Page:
Letting go. Everyone talks about it like it's the easiest thing. Unfurl your fingers one by one until your hand is open.
Gayle Forman (Where She Went (If I Stay, #2))
I look up to say something but he puts his finger to my lips and whispers, “Don’t talk. You’ll just spoil my fantasy of rescuing an innocent damsel in distress as soon as you open your mouth.
Susan Ee (World After (Penryn & the End of Days, #2))
Its so hard to talk when you want to kill yourself. That's above and beyond everything else, and it's not a mental complaint-it's a physical thing, like it's physically hard to open your mouth and make the words come out. They don't come out smooth and in conjunction with your brain the way normal people's words do; they come out in chunks as if from a crushed-ice dispenser; you stumble on them as they gather behind your lower lip. So you just keep quiet.
Ned Vizzini (It's Kind of a Funny Story)
there are a few rules I know to be true about love and marriage: If you don't respect the other person, you're gonna have a lot of trouble. If you don't know how to compromise, you're gonna have a lot of trouble. If you can't talk openly about what goes on between you, you're gonna have a lot of trouble. And if you don't have a common set of values in life, you're gonna have a lot of trouble. Your values must be alike.' - Morrie Schwartz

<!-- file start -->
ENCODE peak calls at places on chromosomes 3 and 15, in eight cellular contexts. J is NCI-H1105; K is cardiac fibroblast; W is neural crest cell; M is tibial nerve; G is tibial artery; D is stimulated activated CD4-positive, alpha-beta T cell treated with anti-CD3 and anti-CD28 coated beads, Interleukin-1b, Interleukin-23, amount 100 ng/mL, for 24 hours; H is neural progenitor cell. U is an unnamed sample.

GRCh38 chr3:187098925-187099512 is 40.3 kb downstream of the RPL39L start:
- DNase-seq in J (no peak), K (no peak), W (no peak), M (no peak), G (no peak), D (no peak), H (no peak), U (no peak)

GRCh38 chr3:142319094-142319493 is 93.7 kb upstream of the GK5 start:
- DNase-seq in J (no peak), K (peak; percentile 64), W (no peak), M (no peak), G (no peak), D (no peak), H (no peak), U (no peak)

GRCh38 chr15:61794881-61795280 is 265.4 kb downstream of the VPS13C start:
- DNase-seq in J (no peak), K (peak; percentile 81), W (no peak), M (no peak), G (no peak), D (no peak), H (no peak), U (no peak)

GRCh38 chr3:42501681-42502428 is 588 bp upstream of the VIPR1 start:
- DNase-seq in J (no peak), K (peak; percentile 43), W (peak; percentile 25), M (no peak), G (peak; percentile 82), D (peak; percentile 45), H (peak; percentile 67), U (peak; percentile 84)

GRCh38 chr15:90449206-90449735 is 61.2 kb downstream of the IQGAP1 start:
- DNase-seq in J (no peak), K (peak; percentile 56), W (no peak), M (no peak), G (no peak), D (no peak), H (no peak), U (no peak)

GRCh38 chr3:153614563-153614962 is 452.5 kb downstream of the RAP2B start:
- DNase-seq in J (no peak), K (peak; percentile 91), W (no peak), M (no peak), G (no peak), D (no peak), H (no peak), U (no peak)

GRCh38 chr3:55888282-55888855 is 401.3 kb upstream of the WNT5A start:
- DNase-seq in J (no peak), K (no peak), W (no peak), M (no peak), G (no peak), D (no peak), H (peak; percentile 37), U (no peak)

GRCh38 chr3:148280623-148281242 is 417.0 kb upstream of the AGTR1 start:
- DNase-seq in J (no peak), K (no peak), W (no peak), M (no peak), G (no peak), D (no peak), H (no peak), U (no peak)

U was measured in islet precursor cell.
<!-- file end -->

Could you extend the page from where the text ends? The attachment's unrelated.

Mitch Albom (Tuesdays with Morrie)
Yes, my consuming desire is to mingle with road crews, sailors and soldiers, barroom regulars—to be a part of a scene, anonymous, listening, recording—all this is spoiled by the fact that I am a girl, a female always supposedly in danger of assault and battery. My consuming interest in men and their lives is often misconstrued as a desire to seduce them, or as an invitation to intimacy. Yes, God, I want to talk to everybody as deeply as I can. I want to be able to sleep in an open field, to travel west, to walk freely at night...